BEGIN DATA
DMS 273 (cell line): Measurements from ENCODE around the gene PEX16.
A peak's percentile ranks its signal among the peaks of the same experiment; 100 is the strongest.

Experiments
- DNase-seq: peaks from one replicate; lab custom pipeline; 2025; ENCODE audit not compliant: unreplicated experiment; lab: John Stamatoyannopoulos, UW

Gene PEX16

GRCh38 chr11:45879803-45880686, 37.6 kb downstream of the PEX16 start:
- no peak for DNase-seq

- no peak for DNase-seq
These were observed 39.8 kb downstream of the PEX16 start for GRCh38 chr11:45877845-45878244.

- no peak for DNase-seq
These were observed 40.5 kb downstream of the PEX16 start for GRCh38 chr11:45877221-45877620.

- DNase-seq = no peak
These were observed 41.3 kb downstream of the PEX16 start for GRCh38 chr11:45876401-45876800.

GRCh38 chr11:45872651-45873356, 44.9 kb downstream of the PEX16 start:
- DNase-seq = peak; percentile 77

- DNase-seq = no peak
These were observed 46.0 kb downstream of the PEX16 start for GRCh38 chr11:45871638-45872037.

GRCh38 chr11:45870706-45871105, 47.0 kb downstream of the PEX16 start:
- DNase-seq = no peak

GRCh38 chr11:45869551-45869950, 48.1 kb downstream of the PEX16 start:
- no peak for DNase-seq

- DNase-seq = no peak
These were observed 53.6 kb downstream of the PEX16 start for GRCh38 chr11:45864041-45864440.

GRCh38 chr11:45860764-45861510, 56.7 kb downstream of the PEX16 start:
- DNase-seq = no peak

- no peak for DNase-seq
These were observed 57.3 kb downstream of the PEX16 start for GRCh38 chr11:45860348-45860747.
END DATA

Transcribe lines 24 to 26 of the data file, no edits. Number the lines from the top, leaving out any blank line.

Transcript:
GRCh38 chr11:45860764-45861510, 56.7 kb downstream of the PEX16 start:
- DNase-seq = no peak

- no peak for DNase-seq